Wild Side : Identifying sparrows is a challenge even for veteran birders
Photo courtesy of USFWS
One of the odd things about birds is that there often isn't much connection between how common a species is and how familiar people are with it. The habits of a bird can keep it largely invisible, even as it nests routinely in yards, parks, and other places frequented by humans. And small birds, especially, are simply too hard for the non-birder to see well to be widely familiar.
A good example would be the chipping sparrow. Small even for a sparrow at about five inches long, this trim little species loves the sort of semi-open habitat that yards and subdivisions represent. It's also found in natural areas, as long as they offer a mix of open space, shrubs, and tall trees. The "chippie," as birders often call it, is a numerous species here through much of the year, and even over-winters in modest numbers (our wintering population seems to be growing as the climate warms and mild winters get more regular). But chipping sparrows spend a good portion of their time concealed in tree canopies. And when they descend to the ground to feed, they are fast, active, and cryptically colored — not easy to get a good look at unless you're alert for birds and handy with binoculars.
One way to appreciate the abundance of this bird is to learn its song. Male chippies give a long, loud, trill on a single note; the sharp attack on each note within the trill gives a percussive effect and accounts for the name of this species. Males prefer to sing from a lofty perch, often the top-most twig of a good-sized oak, and they tend to sing all day long; even so, they can be hard to spot. But this trill is one you can easily pick out from the racket of spring birdsong.
Sparrow identification is never easy; as a group, these are small birds, largely brown with few notable markings, and given to skulking in thick cover. And in the fall and winter, the sheer diversity of sparrows on the Island challenges even a capable birder: almost two dozen species of sparrows grace the Vineyard checklist (if you count juncos and towhees, which are really just fancy sparrows). But the vast majority of these are either species here only during winter or migration, or species that turn up here only as rare vagrants. Come breeding season, the list narrows down to about seven regular nesting sparrow species, several of which associate closely with specific habitats like salt marsh or grassland.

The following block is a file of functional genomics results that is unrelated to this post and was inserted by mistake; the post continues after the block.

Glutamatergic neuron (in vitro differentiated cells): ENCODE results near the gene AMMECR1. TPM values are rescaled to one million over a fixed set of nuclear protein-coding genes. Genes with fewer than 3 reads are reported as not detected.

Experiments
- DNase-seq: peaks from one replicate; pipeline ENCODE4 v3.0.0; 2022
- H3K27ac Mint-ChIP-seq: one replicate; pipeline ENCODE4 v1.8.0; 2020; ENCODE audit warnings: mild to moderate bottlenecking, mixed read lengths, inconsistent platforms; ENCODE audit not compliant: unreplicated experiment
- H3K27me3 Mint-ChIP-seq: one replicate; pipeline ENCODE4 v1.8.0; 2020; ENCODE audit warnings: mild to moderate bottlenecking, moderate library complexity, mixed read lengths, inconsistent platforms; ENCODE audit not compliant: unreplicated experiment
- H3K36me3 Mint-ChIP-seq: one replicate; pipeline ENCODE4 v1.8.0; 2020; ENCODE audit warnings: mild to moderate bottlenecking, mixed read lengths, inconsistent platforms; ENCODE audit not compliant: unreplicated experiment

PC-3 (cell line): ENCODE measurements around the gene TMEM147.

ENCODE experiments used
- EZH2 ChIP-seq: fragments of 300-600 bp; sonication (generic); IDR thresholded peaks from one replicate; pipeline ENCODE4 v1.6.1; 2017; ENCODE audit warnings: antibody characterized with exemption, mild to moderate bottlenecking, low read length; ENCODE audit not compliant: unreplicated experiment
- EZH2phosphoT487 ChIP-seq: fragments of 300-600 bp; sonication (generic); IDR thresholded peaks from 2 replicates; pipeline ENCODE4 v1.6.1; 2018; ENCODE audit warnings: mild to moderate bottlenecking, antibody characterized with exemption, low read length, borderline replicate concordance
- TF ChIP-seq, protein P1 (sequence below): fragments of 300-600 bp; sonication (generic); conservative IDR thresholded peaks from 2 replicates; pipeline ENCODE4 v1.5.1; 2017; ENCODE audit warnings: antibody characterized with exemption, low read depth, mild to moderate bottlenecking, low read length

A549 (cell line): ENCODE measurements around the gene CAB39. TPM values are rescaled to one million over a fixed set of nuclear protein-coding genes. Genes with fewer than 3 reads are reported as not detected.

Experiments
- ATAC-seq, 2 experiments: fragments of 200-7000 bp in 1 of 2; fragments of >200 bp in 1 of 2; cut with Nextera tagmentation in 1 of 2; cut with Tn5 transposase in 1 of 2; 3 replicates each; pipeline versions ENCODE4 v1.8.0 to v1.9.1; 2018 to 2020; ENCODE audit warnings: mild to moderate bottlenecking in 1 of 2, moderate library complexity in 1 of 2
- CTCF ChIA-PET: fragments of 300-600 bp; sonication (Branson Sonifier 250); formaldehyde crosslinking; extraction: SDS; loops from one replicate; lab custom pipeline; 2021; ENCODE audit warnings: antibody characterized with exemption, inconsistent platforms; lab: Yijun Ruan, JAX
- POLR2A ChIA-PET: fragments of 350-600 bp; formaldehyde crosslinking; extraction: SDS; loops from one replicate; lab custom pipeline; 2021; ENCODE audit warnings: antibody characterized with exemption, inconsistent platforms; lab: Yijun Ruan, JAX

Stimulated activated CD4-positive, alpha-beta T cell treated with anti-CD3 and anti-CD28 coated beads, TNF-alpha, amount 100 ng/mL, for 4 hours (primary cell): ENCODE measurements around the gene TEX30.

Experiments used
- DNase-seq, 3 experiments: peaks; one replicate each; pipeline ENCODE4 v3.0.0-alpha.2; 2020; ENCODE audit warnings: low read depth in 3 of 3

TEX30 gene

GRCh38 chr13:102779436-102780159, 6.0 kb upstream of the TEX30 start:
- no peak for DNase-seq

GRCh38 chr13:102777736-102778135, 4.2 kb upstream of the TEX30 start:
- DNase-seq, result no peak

So if you see a sparrow in your yard on the Vineyard during the nesting season, it's most likely either a song sparrow or a chipping sparrow. (House sparrows are common in yards but are not actually sparrows!)
Once you get a look at it, you can recognize the chipping sparrow by its clean underparts, unstriped white with some faint gray shading (song sparrows are heavily streaked on the breast); its rich chestnut cap covering the entire top of the head; and a bold, straight black line through the eye, separated from the cap by a clear white stripe. Males and females look alike; during nesting season, however, the females tend to stick very close to the nest, so most of the chippies one sees in May and June are likely males.
Chipping sparrows are versatile birds, adapting to whatever vegetation they find and therefore showing somewhat different habits in different parts of their range. On the Vineyard, they associate strongly with oaks; in spring, picking insects out of oak catkins is nearly a full-time job for a chippie, and even later in the season, it seems like oaks provide the perfect mix of caterpillars, spiders, and other arthropods for this species to harvest. Chippies are deft enough in the air to catch flying insects, and like other sparrows, they also forage in leaf litter on the ground. Arthropods make up most of their warm-season diet, though this species, like other sparrows, switches largely to a diet of seeds in the fall and winter.
But for nesting, our chippies seem to prefer shrubs offering full dense foliage for full concealment; these birds have a special fondness for red cedars. The dense and prickly foliage of this evergreen deters larger birds and mammalian predators; the nest, often built where a branch joins the trunk, can be difficult to spot until you're right next to it. Chippies build a tidy nest, made of grass and generally lined with fur or animal hair, wound neatly around the inside of the nest cup. Males will often feed their mates as they sit on the nest (and while their primary mate is industriously incubating eggs or hatchlings, the males are not above shopping around for another female to mate with).
Chipping sparrows are at their most active and obvious now, as they court and prepare to nest. Odds are there is pair close to where you live; give a listen for the distinctive song, and you'll be well on your way toward getting acquainted with these genial birds.